Skip to main content

The King Cat by Marta Altés

A cat's life isn't always easy. 

One day you're king of the house

and then everything changes...

The King Cat is in every way the whimsical read that we've come to expect from Marta Altés. The illustrations are lively and inviting. There is a bit of tongue and cheek and a touch of whimsy jostling for your attention as you read the story; the words jump off the page and make you eagerly bounce along as you turn each page.

The characters make it relatable. Who doesn't like the camaraderie between a cat and a dog? If you are interested in this particular storyline, you should pick up this little gem for your kids as well: 


In The King Cat, lessons of compromise make it a worthwhile teaching moment for kids.

Change can be a good thing. Sometimes we get stuck in a rut and you need the influence of new ideas and people to help you see the world in a new perspective. A great teaching for kids about accepting change and appreciating diversity into their lives. 

While kids learn the value of sharing and adjusting to change, there is another lesson to be learned. One of the joy of reading. And Marta Altés does that once again in The King Cat

Here are some other books by Marta Altés that you'll enjoy.  

Draw With Marta Altés makes it much easier to love art and do art, providing step-by-step instruction that gives kids the confidence to try and stick with the craft. 


The King Cat is published by Pan MacMillan, and distributed in Canada by PGC Books. 

Blog post by @ShilpaRaikar (Creative and Social Media strategist, decor enthusiast and book lover, who also writes for a branding blog:, as well as a lifestyle blog: T: @SukasaStyle) 

For advertising opportunities on SukasaStyle and SukasaReads, contact


Popular posts from this blog

The Best Kind Of People by Zoe Whittall

Zoe Whittall's book has been highly touted in the literary world. Now placed on the Giller Prize shortlist, the novel is on the wish list of many bookish fans to win the coveted title in November. But, beyond being just a literary piece, can this book that's highly controversial in its subject matter, illuminate the discussion on rape culture? 

There was so much discussion about The Best Kind Of People, and the hype inevitably caught up to me. Initially I was skeptical of the subject matter, but talk about its literary feat peaked my interest. I was in one of those book reading moods where the thought of committing to a heavy topic almost felt like an onset to depression.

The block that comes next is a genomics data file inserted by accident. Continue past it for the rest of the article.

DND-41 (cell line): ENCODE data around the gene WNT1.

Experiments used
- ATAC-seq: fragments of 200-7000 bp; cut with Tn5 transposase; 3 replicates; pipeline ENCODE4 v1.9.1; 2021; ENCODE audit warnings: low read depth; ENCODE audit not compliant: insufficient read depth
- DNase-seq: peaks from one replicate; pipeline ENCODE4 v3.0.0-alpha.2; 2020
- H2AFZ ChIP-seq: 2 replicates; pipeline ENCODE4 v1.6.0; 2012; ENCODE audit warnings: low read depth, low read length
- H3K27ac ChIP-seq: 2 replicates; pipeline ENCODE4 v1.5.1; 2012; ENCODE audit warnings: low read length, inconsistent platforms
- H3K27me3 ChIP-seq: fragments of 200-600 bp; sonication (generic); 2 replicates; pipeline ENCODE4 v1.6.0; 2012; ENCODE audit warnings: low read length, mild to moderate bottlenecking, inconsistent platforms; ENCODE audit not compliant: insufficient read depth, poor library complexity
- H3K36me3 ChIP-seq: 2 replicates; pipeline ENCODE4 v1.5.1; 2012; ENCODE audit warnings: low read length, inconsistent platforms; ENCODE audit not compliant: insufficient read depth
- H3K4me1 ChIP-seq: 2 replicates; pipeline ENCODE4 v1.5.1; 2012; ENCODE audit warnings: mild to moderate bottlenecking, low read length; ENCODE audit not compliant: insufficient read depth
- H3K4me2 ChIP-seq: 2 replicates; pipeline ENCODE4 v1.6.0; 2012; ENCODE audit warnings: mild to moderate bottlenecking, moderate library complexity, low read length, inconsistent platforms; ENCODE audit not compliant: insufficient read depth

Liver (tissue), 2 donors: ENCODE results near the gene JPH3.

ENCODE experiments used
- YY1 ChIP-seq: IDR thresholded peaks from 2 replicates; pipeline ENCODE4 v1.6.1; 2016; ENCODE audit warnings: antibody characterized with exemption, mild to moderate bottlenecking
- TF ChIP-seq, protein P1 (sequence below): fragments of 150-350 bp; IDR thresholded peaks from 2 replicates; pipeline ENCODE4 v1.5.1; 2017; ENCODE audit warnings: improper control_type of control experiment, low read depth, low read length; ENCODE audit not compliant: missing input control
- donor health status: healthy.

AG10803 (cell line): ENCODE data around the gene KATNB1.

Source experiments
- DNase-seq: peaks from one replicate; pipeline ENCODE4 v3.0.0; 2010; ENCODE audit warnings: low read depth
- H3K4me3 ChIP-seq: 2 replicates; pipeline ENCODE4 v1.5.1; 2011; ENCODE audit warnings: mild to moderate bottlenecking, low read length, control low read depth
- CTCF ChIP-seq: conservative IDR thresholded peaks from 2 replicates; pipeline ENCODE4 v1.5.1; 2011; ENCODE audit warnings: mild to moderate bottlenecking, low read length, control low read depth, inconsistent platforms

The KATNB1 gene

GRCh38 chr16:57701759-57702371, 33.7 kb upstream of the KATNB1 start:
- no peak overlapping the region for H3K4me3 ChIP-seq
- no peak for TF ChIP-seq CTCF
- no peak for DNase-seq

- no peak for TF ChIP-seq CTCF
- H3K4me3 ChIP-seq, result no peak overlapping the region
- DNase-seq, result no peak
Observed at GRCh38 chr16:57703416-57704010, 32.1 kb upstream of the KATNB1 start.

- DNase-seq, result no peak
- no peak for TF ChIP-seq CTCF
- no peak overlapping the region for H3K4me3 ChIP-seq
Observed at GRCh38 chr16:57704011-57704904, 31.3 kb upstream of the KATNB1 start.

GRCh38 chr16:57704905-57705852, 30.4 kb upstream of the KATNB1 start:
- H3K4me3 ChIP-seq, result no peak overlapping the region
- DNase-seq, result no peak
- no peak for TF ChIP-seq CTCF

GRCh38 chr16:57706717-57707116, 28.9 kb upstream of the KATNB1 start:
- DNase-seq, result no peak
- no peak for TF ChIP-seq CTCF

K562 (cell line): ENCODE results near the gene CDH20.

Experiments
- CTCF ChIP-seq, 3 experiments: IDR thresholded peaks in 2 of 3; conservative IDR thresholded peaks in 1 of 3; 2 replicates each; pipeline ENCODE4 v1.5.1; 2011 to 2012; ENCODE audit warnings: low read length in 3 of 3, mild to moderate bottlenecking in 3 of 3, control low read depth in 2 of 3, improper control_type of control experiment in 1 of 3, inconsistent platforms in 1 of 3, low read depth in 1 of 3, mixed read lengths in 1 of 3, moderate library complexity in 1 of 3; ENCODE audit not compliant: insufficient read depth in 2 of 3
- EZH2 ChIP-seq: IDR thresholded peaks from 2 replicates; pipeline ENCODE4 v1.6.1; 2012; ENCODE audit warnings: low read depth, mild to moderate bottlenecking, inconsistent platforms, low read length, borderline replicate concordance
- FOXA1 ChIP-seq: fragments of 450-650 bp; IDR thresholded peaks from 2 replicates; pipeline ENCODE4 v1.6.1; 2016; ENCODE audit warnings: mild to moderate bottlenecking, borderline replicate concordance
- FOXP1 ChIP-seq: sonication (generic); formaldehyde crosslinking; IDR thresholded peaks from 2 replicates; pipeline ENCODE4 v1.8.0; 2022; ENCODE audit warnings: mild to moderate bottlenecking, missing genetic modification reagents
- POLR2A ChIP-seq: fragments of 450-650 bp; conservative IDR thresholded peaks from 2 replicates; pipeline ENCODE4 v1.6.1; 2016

But, I'm quite glad I ignored that glass-half-empty feeling, because The Best Kind Of People is anything but that. Zoe Whittall's writing style is different. You feel like a fly on the wall taking in the events without necessarily being sucked into the drama. You don't necessarily have to take sid…

Nostalgia by M.G. Vassanji

"It's midnight and the lion is out."

This thought is persistent and insistent in Presley Smith's life. It haunts him and immobilizes his being. Is it some message from a previous life? Will this memory penetrate into his everyday existence and destroy his sanity?

Dr. Frank Sina wants to find out. Why does this phenomenon in his patient's mind begin with this single thought? A seemingly meaningless string of words that have no meaning for Presley Smith. In his sessions with Presley, Dr. Sina begins to creates a handwritten record of anything from his own or his patient's memories. He knows that whatever scraps were retrievable are probably already lost in the abyss of electromagnetic noise. 

As people leap from one life into another in an attempt to defy death, sometimes the switch is not a clean one. There is a slight chance that the past may catch up to a current life. And when those flashes of memory, slowly make their way in, they can haunt the person. Trying…

The Wolves Of Currumpaw by Wiliam Grill

A modern re-telling of Ernest Thompson Seaton's Lobo, the King of Currumpaw. Beautifully illustrated with a hint of sadness to the drawings. Set in the wilderness of New Mexico, in 1893, The Wolves Of Currumpaw is the story of a great wolf named Lobo. It recounts the hunting history of man trying to kill Lobo, but who eventually learns to respect the wolf. The storytelling is a bit complex and is something that will initiate a lot of conversation amongst the younger readers. It is also a longer book that will appeal to older readers. The story is a wonderful introduction of man's relationship with nature and includes accounts of Thompson's legacy to conservation. 
A reminder that history should never be forgotten.